Is Mercury The Hottest Planet? (2 Reasons Why It Isn’t)

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If you’re aware of the placement of each planet within our solar system I’m sure you’d be know that the closest planet to our Sun is in fact Mercury however, what may surprise you is that it isn’t the hottest planet within our solar system, the hottest planet is in fact Venus.

The main reasons why are because unlike Venus, Mercury doesn’t have an atmosphere therefore, it cannot trap heat from the Sun and it’s rate of reflectiveness is much lower than Venus too which makes it harder to maintain heat levels comparable to Earth’s so called sister planet. 

Of course I’ll go over the details more thoroughly throughout this article to help you understand in more detail why Mercury is not the hottest planet in our solar system.

How Hot Is Mercury?

At its hottest Mercury has been recorded to have achieved a maximum temperature of 427 degrees Celsius (801 Fahrenheit) whilst at its coldest it can achieve a bone shatteringly cold -180 Degrees Celsius (290 Fahrenheit).

Venus on the other has achieved a max temperature of 477 Degrees Celsius (891 Fahrenheit) with a low of around 460 degrees celsius (860 Fahrenheit) which simply means its blazing hot every minute of its extremely extremely long day (1 Day in venus is equal to 116.75 days in earth days).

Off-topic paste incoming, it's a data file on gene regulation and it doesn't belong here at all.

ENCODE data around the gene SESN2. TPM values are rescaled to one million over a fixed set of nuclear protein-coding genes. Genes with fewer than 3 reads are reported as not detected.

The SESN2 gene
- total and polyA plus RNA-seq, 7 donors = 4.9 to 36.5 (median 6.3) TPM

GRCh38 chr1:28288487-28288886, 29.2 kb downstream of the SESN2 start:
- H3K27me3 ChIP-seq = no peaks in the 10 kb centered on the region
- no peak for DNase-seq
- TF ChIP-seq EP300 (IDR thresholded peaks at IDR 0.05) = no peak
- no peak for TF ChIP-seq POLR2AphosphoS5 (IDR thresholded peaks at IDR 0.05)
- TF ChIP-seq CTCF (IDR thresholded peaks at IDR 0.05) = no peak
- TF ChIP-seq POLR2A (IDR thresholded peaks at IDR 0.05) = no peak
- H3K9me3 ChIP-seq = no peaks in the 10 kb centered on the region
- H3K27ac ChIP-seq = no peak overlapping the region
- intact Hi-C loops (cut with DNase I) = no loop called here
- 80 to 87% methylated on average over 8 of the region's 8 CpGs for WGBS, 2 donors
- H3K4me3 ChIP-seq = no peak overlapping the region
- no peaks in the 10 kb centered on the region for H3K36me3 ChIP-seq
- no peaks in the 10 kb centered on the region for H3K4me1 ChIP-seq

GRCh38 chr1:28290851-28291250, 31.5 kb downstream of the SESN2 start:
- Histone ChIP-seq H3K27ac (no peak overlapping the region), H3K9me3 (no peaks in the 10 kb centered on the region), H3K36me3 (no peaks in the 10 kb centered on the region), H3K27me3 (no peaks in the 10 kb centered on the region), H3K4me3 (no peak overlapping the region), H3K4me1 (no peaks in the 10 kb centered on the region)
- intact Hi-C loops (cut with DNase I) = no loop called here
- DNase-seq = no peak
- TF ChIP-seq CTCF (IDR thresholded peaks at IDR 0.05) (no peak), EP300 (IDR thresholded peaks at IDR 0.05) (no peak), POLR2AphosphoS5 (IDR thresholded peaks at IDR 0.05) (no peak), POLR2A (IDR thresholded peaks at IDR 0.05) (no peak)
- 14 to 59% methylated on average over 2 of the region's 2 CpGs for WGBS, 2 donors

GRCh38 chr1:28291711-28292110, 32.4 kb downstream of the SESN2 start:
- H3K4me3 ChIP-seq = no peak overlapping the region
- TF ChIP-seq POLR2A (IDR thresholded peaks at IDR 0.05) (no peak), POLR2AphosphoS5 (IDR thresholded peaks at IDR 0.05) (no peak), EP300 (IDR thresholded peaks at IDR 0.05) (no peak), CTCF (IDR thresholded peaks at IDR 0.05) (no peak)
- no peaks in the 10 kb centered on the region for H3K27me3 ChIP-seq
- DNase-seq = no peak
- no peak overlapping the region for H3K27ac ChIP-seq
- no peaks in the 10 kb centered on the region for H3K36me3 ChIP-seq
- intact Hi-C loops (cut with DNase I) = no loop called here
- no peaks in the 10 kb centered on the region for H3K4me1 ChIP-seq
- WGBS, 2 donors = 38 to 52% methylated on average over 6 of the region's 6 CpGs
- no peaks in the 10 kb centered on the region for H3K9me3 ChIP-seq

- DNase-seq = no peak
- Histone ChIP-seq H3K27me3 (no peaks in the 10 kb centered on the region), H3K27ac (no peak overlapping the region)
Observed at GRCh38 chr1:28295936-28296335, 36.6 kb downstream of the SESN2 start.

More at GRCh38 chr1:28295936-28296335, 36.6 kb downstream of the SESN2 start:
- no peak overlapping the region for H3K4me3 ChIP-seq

On average Venus is over 30 Degrees Celsius (86 Fahrenheit) hotter than Mercury’s max temperature, which is pretty darn insane when you consider it’s 108 million km away from the Sun compared to Mercury’s 58 million km.

The Reasons Why Mercury Isn’t The Hottest Planet


There are 2 main reasons why Mercury is not the hottest planet within our solar system despite it being much closer to the Sun than Venus ever is within its orbital cycle. The first reason is of course due to the lack of an atmosphere within Mercury and the second reason is due to the differences on both planets absorption and reflective rates.

Reason 1 – It Has No Atmosphere

The most obvious reason why Mercury isn’t the hottest planet in our solar system is due to its lack of an atmosphere. Venus on the other hand has an extremely thick atmosphere which means that not only is it an extremely reflective planet (I’ll explain why in the next reason) but, it’s also capable of trapping heat within its atmosphere allowing it to increase the surface temperature of the planet further.

Venus' thick atmosphere


In most cases when a planet is done absorbing as much light as it can, the light re-radiates back into outer space so, the lack of an atmosphere makes it pretty simple for Mercury to follow through with this process.

However, because Venus’ atmosphere is so thick (roughly 100 times that of earth) the re-radiation process is literally hundreds of times harder as a lot more heat is trapped within. This is further amplified by the fact Venus’ atmosphere has huge amounts of infrared absorbing gases like carbon dioxide which is shrouded in thick reflective clouds.

When all of these factors are taken into. account, it does make sense why Venus is generally hotter.

Reason 2 – It’s Absorption Rate Is Much Higher Than Venus